The kitchen may be the activity hub in a home but the bedroom is a magical, sacred space where only the closest to our hearts are invited into. It’s where we bring our worries at the end of the day – and where we escape them as well. It’s where we seek respite and offer it, where quiet conversations and solitude fill us up and set us free simultaneously. How we design our bedrooms – our sleep sanctuaries – is as unique as our fingerprints.
As part of a new series – Bedroom Therapy – we’re taking a peek at the inner sanctuaries of interior designers and design enthusiasts. Pat McMillian is a much loved, published, quoted and featured interior designer. She’s the author of a multitude of books, including Home Decorating for Dummies and Christmas at Historic Houses (2nd edition), available in stores December 2014. She’s a lover of roses, all things French and, of course, her family.
Like any classically trained artist, Pat designs living spaces based on the principles of color, line and texture. She says the personality of a room flows naturally from this method, creating eclectic – never hodgepodge – rooms flush with personality. She steers clear of “drop dead” interiors and instead focuses on rooms for living in: orderly, graceful, functional, attractive.
When she moved to San Antonio, she had plans to decorate in “Tex-Mod” – but her daughters had different plans. Both were transitioning their design style and Mom and Dad’s home became the recipient of a few eclectic, homeless (and in some cases, priceless) pieces. Creating a comfortable, creative living space with so much variety didn’t trouble her though. “I was once in charge of visual merchandising for a very large furniture store, so I could handle it.”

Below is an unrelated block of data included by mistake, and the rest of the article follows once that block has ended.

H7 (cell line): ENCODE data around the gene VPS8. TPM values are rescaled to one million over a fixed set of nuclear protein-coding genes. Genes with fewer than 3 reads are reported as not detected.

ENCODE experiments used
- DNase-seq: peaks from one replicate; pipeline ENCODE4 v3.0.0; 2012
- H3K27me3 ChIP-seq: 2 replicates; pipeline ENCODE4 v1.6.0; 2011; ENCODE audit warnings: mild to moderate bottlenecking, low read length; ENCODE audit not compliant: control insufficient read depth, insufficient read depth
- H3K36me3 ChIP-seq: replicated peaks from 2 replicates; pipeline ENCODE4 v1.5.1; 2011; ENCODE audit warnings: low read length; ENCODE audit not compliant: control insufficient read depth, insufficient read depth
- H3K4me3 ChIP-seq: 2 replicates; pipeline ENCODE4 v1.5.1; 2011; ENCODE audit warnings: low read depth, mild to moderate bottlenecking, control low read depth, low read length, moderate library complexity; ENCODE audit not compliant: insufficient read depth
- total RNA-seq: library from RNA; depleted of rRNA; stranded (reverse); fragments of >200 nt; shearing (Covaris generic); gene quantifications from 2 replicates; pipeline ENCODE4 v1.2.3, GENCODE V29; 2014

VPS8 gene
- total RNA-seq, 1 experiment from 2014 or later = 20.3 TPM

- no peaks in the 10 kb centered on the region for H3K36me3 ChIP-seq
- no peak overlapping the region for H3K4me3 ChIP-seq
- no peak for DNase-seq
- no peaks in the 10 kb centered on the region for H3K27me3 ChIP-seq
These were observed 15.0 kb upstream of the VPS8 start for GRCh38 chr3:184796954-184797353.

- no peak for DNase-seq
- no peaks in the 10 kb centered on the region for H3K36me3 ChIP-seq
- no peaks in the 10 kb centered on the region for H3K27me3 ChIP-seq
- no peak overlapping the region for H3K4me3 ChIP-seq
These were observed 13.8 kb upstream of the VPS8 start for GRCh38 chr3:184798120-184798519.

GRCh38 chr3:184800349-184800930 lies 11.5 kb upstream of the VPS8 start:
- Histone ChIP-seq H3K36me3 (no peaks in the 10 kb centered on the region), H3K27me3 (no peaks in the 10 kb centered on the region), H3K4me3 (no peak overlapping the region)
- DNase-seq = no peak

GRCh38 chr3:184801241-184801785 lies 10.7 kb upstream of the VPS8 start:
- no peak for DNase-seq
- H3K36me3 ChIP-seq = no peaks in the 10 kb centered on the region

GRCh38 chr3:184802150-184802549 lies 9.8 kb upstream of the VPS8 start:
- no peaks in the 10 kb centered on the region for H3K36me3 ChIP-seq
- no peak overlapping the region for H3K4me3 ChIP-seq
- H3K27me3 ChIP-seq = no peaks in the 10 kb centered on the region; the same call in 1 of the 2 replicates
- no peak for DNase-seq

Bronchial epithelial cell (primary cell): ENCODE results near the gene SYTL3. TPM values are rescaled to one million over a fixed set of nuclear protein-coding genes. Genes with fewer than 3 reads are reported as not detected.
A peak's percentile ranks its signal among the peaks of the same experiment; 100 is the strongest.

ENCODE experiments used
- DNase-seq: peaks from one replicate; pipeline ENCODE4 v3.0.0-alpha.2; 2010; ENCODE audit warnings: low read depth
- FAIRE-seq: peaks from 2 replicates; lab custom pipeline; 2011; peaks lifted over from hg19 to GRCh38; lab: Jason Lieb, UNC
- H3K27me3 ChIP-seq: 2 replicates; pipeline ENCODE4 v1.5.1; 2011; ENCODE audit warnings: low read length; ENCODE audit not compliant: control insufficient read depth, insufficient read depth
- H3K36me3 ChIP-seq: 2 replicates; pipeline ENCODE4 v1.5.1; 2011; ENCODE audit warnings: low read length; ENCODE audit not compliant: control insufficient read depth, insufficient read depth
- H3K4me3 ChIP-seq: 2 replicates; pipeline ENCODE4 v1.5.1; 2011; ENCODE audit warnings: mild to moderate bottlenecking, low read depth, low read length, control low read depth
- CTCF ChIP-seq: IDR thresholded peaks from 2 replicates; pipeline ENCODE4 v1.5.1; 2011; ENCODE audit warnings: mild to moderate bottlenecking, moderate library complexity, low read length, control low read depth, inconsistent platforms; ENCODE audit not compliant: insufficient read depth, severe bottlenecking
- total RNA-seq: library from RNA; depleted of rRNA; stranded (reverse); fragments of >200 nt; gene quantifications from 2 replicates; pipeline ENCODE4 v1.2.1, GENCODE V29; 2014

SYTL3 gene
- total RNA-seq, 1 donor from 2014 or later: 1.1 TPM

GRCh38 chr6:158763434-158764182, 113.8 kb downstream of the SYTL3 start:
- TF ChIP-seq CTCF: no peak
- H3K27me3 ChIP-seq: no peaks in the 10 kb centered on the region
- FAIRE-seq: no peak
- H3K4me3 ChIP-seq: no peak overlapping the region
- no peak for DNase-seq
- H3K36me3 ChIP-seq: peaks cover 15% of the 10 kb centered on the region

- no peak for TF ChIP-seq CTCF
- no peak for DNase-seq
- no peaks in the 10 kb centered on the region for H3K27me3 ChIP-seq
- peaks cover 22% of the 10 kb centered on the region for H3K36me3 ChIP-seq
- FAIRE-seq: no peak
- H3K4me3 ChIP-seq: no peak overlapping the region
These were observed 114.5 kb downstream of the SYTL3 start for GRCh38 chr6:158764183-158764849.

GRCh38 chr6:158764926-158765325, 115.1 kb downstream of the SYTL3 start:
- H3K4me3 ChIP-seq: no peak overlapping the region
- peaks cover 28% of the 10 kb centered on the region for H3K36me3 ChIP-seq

Pat’s bedroom is a charming mix of French furniture and special memories. “I’m surrounded by prized possessions, little things that mean a lot,” she explained. “Tucked into the frame of an antique French mirror that hangs above a wonderful antique French chest is a wallet-sized photo my grandson, James. And there’s a card from Pierre’s, a favorite restaurant in Bridgehampton, where he once suggested we have lunch. I agreed as long as we ordered everything in French. It was one of those perfect, memorable occasions.”
On her dresser sets a collection of blue and white porcelain, purchased from the Church Mouse, the Episcopal Church’s thrift shop in Palm Beach. Beside it sit two small teapots, which were a gift from an antiques store owner in Manila. There is also an old lithograph of roses and on a chaise rest two Turkish pillows, a gift from her son who brought them back from a tour in Iraq.
Comfort is a key component to all of Pat’s designs, whether she’s designing her own bedroom or a client’s. One of her clients, whose home was published in Parade Magazine, loved her small bedroom but wanted it to look and feel bigger. Pat installed a mirrored wall and the room blossomed. “If we know what pleases and displeases, we can fix the problem more quickly and easily,” she explained.
Pat’s days are often over-crowded and busy and bedtime is her favorite part of the day. “My bedroom is a reading room,” she shared. “On my nightstand (an antique French chest from the
daughter who was a Redbook decorating editor before her marriage) are stacks of books.”
Her nightly ritual includes a crossword puzzle from the morning newspaper, scanning magazines (decorating, politics, and so on) and reading a chapter from the Bible (she loves the poetic King James version), making to-do notes and studying her Spanish lesson. Just before lights out, she reads for fun – her current favorite authors are Alexander McCall Smith and Dick Francis.
For her mattress, she prefers a sleep surface that’s not too hard, not too soft, but just right. In the morning, she replaces the bed linens with freshly laundered sheets with ironed cuffs, “My husband of 58 years, George, and I consider a bed with freshly laundered sheets and a thoroughly comfortable mattress one of life’s greatest luxuries. For this, we give thanks to God, morning, noon and night.”
We agree, Pat, we agree.
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